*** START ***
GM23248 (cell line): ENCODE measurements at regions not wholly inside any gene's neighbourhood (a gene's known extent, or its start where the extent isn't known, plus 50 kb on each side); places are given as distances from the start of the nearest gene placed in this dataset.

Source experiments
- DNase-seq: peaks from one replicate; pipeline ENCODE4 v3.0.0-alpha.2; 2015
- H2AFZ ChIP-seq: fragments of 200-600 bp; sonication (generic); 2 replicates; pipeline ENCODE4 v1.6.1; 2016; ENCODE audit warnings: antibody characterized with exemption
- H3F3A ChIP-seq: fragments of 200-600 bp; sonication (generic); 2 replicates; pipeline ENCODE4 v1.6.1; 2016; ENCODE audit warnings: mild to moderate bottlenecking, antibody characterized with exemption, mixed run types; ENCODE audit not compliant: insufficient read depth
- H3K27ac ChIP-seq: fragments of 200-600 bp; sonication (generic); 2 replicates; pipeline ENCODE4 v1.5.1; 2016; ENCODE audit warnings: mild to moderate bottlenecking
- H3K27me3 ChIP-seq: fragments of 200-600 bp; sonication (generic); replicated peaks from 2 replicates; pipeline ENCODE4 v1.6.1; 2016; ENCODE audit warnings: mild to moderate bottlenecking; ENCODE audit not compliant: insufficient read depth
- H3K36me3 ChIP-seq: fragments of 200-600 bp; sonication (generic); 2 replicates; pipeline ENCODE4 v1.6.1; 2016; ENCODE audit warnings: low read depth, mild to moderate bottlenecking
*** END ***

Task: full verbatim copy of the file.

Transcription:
GM23248 (cell line): ENCODE measurements at regions not wholly inside any gene's neighbourhood (a gene's known extent, or its start where the extent isn't known, plus 50 kb on each side); places are given as distances from the start of the nearest gene placed in this dataset.

Source experiments
- DNase-seq: peaks from one replicate; pipeline ENCODE4 v3.0.0-alpha.2; 2015
- H2AFZ ChIP-seq: fragments of 200-600 bp; sonication (generic); 2 replicates; pipeline ENCODE4 v1.6.1; 2016; ENCODE audit warnings: antibody characterized with exemption
- H3F3A ChIP-seq: fragments of 200-600 bp; sonication (generic); 2 replicates; pipeline ENCODE4 v1.6.1; 2016; ENCODE audit warnings: mild to moderate bottlenecking, antibody characterized with exemption, mixed run types; ENCODE audit not compliant: insufficient read depth
- H3K27ac ChIP-seq: fragments of 200-600 bp; sonication (generic); 2 replicates; pipeline ENCODE4 v1.5.1; 2016; ENCODE audit warnings: mild to moderate bottlenecking
- H3K27me3 ChIP-seq: fragments of 200-600 bp; sonication (generic); replicated peaks from 2 replicates; pipeline ENCODE4 v1.6.1; 2016; ENCODE audit warnings: mild to moderate bottlenecking; ENCODE audit not compliant: insufficient read depth
- H3K36me3 ChIP-seq: fragments of 200-600 bp; sonication (generic); 2 replicates; pipeline ENCODE4 v1.6.1; 2016; ENCODE audit warnings: low read depth, mild to moderate bottlenecking